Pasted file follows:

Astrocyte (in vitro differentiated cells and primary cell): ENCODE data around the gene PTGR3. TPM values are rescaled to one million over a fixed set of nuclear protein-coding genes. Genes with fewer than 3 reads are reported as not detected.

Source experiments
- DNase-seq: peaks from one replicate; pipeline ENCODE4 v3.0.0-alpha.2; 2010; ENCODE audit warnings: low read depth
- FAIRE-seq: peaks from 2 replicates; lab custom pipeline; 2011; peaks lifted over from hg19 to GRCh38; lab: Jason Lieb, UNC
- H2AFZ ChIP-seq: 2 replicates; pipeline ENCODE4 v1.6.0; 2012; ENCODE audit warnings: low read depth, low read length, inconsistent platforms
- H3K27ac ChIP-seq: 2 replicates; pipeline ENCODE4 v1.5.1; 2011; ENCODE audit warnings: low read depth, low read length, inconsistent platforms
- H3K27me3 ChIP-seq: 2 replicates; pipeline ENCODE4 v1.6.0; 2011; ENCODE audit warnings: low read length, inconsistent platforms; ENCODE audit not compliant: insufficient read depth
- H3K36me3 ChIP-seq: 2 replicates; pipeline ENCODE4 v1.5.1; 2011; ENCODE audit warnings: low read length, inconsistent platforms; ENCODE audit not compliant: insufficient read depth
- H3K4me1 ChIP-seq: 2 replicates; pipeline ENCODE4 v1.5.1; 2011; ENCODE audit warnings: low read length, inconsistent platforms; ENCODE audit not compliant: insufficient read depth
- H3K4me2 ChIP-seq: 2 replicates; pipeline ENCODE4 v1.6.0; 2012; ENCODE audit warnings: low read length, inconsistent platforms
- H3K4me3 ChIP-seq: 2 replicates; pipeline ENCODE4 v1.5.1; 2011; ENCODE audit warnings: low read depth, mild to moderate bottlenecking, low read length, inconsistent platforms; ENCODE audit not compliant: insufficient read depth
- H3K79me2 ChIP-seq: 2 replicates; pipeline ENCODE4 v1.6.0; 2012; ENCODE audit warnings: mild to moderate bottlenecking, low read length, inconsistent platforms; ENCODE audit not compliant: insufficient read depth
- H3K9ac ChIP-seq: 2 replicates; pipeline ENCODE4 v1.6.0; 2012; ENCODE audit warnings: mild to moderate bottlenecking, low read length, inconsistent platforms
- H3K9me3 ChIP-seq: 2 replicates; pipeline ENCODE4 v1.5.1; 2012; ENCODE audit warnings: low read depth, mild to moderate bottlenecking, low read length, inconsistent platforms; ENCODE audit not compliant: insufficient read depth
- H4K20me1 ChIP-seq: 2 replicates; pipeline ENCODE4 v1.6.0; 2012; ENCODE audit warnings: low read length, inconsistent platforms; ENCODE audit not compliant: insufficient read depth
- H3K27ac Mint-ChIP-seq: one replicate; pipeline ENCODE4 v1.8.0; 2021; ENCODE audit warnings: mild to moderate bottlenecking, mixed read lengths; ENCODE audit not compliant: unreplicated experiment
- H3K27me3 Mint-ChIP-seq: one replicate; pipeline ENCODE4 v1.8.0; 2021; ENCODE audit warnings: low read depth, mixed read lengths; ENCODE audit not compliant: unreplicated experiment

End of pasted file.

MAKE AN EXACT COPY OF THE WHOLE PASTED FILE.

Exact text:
Astrocyte (in vitro differentiated cells and primary cell): ENCODE data around the gene PTGR3. TPM values are rescaled to one million over a fixed set of nuclear protein-coding genes. Genes with fewer than 3 reads are reported as not detected.

Source experiments
- DNase-seq: peaks from one replicate; pipeline ENCODE4 v3.0.0-alpha.2; 2010; ENCODE audit warnings: low read depth
- FAIRE-seq: peaks from 2 replicates; lab custom pipeline; 2011; peaks lifted over from hg19 to GRCh38; lab: Jason Lieb, UNC
- H2AFZ ChIP-seq: 2 replicates; pipeline ENCODE4 v1.6.0; 2012; ENCODE audit warnings: low read depth, low read length, inconsistent platforms
- H3K27ac ChIP-seq: 2 replicates; pipeline ENCODE4 v1.5.1; 2011; ENCODE audit warnings: low read depth, low read length, inconsistent platforms
- H3K27me3 ChIP-seq: 2 replicates; pipeline ENCODE4 v1.6.0; 2011; ENCODE audit warnings: low read length, inconsistent platforms; ENCODE audit not compliant: insufficient read depth
- H3K36me3 ChIP-seq: 2 replicates; pipeline ENCODE4 v1.5.1; 2011; ENCODE audit warnings: low read length, inconsistent platforms; ENCODE audit not compliant: insufficient read depth
- H3K4me1 ChIP-seq: 2 replicates; pipeline ENCODE4 v1.5.1; 2011; ENCODE audit warnings: low read length, inconsistent platforms; ENCODE audit not compliant: insufficient read depth
- H3K4me2 ChIP-seq: 2 replicates; pipeline ENCODE4 v1.6.0; 2012; ENCODE audit warnings: low read length, inconsistent platforms
- H3K4me3 ChIP-seq: 2 replicates; pipeline ENCODE4 v1.5.1; 2011; ENCODE audit warnings: low read depth, mild to moderate bottlenecking, low read length, inconsistent platforms; ENCODE audit not compliant: insufficient read depth
- H3K79me2 ChIP-seq: 2 replicates; pipeline ENCODE4 v1.6.0; 2012; ENCODE audit warnings: mild to moderate bottlenecking, low read length, inconsistent platforms; ENCODE audit not compliant: insufficient read depth
- H3K9ac ChIP-seq: 2 replicates; pipeline ENCODE4 v1.6.0; 2012; ENCODE audit warnings: mild to moderate bottlenecking, low read length, inconsistent platforms
- H3K9me3 ChIP-seq: 2 replicates; pipeline ENCODE4 v1.5.1; 2012; ENCODE audit warnings: low read depth, mild to moderate bottlenecking, low read length, inconsistent platforms; ENCODE audit not compliant: insufficient read depth
- H4K20me1 ChIP-seq: 2 replicates; pipeline ENCODE4 v1.6.0; 2012; ENCODE audit warnings: low read length, inconsistent platforms; ENCODE audit not compliant: insufficient read depth
- H3K27ac Mint-ChIP-seq: one replicate; pipeline ENCODE4 v1.8.0; 2021; ENCODE audit warnings: mild to moderate bottlenecking, mixed read lengths; ENCODE audit not compliant: unreplicated experiment
- H3K27me3 Mint-ChIP-seq: one replicate; pipeline ENCODE4 v1.8.0; 2021; ENCODE audit warnings: low read depth, mixed read lengths; ENCODE audit not compliant: unreplicated experiment